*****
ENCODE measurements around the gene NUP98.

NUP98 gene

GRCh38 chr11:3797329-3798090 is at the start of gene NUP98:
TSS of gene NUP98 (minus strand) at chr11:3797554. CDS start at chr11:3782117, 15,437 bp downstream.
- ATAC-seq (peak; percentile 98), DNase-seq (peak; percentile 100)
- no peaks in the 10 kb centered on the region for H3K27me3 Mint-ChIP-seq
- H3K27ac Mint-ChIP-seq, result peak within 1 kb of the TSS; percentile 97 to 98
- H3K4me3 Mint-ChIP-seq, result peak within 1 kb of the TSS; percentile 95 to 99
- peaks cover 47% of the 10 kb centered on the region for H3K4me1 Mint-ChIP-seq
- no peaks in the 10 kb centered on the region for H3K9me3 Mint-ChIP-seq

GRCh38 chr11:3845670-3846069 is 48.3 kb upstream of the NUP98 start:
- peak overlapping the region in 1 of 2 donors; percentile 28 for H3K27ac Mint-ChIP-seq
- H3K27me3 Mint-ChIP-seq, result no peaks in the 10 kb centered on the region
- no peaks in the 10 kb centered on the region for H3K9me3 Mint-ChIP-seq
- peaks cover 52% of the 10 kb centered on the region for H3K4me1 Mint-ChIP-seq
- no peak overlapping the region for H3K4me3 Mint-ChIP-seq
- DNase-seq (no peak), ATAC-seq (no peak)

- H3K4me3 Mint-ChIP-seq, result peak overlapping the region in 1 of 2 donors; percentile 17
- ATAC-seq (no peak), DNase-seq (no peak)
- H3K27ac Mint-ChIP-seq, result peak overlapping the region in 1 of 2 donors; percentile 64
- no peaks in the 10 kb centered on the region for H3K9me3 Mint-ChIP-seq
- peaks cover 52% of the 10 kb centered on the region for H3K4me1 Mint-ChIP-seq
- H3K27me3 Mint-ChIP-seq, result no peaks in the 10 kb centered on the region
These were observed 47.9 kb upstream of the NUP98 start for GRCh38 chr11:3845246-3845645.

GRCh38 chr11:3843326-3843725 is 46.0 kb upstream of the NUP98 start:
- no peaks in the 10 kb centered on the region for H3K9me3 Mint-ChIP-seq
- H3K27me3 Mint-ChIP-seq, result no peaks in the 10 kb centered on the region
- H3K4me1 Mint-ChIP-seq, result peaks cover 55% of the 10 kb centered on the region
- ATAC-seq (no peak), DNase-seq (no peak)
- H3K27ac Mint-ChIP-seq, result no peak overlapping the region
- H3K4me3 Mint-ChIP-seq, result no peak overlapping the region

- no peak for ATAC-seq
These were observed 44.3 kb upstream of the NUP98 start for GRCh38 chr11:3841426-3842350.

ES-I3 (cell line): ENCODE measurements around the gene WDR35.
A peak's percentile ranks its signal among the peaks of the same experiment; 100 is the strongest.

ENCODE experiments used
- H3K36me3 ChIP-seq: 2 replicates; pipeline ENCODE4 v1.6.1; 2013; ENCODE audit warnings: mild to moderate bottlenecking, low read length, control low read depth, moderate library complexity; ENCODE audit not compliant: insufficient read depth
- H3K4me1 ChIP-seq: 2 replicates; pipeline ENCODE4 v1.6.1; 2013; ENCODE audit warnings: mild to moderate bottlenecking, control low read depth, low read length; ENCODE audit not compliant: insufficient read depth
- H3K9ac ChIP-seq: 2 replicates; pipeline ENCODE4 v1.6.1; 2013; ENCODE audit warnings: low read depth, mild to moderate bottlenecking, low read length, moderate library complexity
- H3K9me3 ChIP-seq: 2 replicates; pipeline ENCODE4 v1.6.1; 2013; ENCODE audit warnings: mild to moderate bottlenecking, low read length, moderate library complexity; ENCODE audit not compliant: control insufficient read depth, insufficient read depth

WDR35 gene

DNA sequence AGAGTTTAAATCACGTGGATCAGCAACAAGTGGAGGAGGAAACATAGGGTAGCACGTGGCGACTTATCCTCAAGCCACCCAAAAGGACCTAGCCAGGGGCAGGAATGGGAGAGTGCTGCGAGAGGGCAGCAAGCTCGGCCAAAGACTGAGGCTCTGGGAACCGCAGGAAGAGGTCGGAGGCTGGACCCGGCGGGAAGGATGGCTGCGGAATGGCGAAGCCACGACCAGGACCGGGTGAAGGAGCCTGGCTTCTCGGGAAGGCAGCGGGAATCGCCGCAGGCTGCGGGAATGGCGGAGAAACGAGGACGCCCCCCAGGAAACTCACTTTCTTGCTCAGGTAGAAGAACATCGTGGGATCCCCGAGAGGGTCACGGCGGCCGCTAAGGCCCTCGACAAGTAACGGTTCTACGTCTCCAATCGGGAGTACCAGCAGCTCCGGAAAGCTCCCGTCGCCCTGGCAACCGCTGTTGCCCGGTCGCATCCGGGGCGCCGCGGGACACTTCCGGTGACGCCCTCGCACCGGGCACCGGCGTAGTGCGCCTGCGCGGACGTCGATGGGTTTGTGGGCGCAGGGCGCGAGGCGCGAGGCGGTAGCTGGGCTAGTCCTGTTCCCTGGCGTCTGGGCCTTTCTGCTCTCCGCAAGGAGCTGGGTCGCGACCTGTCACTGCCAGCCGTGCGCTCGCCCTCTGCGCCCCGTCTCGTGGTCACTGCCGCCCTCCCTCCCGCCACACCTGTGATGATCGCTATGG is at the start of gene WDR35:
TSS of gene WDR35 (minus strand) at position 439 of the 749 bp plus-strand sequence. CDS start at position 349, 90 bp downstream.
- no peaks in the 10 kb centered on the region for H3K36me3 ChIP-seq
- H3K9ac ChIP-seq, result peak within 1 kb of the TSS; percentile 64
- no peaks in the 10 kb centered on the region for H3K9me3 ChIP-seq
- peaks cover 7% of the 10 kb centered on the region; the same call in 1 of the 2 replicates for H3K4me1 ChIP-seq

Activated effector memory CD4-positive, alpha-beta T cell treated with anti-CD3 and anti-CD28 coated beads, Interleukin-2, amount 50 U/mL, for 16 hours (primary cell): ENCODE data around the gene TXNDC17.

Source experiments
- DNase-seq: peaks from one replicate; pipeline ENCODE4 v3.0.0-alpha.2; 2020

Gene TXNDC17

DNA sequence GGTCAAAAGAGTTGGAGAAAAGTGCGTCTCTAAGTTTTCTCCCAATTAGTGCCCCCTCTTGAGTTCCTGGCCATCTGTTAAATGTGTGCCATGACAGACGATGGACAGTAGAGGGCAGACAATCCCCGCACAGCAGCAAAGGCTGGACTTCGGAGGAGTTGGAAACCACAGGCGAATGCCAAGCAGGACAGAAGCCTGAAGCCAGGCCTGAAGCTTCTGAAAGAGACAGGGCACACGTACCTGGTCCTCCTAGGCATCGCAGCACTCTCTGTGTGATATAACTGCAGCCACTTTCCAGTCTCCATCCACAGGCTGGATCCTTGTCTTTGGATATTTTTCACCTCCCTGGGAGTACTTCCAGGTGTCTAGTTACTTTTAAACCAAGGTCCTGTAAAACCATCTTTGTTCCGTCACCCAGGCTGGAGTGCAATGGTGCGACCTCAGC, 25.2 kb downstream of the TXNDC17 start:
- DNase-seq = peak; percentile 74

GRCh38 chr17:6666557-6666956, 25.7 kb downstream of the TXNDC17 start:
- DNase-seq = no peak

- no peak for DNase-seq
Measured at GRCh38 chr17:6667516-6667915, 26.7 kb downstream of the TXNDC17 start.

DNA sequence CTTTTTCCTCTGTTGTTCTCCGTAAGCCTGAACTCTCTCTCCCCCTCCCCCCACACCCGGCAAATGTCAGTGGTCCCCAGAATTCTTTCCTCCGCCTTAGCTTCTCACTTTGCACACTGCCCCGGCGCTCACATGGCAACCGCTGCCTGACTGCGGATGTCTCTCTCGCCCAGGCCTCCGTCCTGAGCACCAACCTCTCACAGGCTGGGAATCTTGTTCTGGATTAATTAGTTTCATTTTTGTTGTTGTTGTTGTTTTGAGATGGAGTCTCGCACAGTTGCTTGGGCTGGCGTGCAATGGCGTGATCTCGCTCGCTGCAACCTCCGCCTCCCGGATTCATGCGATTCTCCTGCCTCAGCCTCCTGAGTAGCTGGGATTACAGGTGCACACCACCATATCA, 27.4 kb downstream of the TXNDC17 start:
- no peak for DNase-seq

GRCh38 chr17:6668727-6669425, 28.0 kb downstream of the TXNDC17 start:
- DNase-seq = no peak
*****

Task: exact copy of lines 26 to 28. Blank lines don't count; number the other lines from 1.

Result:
- no peaks in the 10 kb centered on the region for H3K9me3 Mint-ChIP-seq
- H3K27me3 Mint-ChIP-seq, result no peaks in the 10 kb centered on the region
- H3K4me1 Mint-ChIP-seq, result peaks cover 55% of the 10 kb centered on the region